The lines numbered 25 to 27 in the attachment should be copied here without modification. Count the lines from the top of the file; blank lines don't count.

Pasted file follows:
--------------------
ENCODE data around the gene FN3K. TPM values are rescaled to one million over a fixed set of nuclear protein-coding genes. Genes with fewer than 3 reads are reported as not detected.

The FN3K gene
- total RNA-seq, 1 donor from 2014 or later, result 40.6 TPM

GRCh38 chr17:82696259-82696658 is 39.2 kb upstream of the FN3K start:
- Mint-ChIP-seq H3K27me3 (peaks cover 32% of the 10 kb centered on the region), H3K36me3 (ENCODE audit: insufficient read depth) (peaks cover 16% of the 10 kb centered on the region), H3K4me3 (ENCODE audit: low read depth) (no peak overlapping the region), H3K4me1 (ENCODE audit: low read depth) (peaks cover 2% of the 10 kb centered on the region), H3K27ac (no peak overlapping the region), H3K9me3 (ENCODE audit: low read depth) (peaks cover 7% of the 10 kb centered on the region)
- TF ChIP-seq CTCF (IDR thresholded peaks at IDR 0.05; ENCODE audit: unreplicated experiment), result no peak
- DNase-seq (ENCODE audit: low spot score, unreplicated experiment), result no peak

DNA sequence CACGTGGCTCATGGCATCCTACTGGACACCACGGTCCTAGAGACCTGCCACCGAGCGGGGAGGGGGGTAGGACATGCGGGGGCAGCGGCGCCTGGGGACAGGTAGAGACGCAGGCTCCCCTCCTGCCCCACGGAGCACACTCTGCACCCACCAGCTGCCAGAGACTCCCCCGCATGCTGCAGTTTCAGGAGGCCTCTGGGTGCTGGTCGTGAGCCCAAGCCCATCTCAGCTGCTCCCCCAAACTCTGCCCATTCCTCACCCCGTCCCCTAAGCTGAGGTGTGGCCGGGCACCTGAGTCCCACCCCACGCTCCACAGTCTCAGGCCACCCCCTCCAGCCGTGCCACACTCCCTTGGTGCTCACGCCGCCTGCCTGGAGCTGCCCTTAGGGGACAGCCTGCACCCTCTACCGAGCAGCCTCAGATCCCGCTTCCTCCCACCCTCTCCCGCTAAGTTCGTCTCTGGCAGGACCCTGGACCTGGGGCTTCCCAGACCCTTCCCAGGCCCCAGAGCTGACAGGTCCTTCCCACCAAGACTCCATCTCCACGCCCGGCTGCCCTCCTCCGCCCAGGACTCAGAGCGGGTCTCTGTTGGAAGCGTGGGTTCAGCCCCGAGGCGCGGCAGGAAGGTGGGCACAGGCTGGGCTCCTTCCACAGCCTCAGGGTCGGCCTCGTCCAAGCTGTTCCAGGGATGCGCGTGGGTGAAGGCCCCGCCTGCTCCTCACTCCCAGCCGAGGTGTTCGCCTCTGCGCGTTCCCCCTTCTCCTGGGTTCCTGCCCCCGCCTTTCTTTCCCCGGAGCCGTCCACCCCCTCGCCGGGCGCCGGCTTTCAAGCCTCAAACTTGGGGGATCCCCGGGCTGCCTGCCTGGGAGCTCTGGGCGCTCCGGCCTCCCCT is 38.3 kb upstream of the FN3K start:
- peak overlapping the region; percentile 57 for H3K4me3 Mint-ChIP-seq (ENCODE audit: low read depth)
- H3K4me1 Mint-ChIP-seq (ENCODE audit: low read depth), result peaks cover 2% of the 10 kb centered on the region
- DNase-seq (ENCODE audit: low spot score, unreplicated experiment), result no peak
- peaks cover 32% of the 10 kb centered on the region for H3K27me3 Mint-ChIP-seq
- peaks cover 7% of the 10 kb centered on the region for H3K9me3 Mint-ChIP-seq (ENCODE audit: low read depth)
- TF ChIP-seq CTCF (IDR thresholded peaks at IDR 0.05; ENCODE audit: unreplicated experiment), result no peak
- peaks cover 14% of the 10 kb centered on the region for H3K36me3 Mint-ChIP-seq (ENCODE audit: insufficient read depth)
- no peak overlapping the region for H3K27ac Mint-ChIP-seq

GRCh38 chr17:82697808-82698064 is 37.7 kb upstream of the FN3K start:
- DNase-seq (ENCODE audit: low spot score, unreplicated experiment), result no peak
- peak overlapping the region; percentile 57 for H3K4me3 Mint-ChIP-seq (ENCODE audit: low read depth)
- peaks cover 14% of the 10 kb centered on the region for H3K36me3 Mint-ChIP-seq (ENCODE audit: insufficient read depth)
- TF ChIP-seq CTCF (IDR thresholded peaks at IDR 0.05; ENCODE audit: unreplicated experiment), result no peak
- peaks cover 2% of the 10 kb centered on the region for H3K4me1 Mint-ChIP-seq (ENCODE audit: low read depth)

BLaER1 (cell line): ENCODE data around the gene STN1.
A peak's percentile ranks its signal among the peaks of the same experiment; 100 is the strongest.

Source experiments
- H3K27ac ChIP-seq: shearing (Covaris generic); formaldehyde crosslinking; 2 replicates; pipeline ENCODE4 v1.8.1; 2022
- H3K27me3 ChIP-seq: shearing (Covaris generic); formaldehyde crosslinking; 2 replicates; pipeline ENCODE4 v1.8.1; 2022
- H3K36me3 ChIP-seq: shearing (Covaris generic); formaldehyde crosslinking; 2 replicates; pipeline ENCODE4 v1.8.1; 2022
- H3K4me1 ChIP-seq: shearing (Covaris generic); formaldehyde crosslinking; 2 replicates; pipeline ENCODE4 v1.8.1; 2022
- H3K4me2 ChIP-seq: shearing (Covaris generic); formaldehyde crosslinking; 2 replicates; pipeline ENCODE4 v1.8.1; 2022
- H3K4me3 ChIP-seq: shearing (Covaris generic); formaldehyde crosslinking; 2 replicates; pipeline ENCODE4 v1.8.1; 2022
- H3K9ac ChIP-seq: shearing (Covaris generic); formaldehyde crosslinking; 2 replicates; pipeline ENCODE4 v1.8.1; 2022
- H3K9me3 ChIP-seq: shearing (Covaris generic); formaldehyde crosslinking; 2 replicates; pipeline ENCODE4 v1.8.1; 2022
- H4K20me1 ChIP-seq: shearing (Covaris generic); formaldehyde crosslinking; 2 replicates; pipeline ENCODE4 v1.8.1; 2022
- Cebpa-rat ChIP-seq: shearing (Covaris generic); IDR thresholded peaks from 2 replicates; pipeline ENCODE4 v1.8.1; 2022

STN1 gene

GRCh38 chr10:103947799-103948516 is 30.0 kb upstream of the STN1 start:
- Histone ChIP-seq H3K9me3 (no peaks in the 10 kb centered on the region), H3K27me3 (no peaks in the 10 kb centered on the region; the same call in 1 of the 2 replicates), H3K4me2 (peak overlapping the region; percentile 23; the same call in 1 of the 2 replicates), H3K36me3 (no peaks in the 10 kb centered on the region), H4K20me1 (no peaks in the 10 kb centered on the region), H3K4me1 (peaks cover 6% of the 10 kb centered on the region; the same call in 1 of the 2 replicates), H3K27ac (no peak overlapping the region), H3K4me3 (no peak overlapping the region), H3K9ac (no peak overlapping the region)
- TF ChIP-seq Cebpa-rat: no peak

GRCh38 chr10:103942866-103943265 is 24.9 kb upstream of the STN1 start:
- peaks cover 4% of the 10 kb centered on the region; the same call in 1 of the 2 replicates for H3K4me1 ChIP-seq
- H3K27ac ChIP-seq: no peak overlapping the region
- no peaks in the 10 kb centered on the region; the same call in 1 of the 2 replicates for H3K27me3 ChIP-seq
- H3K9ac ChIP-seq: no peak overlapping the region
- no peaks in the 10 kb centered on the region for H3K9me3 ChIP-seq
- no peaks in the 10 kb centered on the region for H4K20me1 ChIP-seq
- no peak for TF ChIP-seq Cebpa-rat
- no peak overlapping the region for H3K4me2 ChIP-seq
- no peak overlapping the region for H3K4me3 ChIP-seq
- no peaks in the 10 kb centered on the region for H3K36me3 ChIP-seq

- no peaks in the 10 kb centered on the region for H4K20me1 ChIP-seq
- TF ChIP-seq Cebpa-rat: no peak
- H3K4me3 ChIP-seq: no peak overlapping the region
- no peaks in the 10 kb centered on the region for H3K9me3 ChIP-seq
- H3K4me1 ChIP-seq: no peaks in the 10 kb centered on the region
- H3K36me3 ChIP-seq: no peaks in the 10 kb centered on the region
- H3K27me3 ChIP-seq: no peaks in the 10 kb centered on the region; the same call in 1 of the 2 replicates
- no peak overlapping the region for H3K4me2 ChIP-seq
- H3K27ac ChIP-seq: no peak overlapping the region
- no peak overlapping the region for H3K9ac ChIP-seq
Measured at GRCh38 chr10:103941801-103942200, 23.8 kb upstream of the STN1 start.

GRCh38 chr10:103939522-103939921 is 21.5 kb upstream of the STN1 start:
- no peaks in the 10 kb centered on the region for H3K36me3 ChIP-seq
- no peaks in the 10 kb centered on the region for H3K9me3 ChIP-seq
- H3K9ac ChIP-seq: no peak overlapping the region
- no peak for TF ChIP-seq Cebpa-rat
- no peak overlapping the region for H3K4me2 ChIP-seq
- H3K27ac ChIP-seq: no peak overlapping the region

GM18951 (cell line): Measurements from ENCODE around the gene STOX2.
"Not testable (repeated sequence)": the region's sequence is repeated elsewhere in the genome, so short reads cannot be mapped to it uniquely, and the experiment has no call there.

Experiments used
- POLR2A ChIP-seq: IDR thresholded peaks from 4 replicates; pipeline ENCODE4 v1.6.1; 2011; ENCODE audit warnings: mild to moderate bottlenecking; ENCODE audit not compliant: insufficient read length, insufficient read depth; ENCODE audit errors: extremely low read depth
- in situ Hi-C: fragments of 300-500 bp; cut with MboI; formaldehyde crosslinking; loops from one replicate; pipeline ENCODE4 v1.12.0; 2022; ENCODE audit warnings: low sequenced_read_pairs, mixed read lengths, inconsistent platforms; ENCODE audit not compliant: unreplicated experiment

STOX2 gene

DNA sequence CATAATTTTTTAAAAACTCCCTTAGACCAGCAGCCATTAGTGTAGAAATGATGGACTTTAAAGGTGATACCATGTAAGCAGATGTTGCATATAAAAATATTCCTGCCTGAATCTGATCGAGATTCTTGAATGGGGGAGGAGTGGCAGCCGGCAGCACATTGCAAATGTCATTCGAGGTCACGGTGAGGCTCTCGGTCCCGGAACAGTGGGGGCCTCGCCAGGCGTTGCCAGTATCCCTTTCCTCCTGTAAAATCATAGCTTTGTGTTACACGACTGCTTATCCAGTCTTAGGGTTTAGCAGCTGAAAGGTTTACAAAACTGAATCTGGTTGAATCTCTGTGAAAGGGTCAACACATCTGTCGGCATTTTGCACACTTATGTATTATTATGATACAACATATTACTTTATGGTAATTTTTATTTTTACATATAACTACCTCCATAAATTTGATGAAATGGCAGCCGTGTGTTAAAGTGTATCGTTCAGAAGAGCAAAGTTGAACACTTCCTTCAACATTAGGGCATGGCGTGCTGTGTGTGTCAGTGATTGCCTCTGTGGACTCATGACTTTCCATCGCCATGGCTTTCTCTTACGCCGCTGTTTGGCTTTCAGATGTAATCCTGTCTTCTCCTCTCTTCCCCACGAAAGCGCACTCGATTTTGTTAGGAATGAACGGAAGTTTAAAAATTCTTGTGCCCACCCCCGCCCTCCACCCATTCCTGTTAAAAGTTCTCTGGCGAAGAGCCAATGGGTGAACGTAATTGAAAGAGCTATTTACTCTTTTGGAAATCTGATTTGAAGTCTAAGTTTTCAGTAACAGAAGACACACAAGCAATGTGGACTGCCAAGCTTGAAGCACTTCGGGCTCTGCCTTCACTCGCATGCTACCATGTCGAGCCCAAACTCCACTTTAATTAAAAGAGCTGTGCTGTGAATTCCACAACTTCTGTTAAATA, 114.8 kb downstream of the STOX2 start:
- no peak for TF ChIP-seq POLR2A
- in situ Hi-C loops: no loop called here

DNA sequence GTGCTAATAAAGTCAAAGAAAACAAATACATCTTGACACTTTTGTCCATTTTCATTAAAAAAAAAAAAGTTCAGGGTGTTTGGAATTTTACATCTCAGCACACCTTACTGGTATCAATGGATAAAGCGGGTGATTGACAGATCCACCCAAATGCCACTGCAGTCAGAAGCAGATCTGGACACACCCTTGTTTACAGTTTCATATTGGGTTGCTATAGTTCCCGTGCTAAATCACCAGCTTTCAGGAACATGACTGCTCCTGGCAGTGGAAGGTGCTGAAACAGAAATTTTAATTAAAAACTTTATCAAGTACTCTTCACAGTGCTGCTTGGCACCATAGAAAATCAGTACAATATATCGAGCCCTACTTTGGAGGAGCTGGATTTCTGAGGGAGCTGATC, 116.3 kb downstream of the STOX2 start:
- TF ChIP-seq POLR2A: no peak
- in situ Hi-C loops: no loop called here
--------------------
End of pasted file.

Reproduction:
Source experiments
- H3K27ac ChIP-seq: shearing (Covaris generic); formaldehyde crosslinking; 2 replicates; pipeline ENCODE4 v1.8.1; 2022
- H3K27me3 ChIP-seq: shearing (Covaris generic); formaldehyde crosslinking; 2 replicates; pipeline ENCODE4 v1.8.1; 2022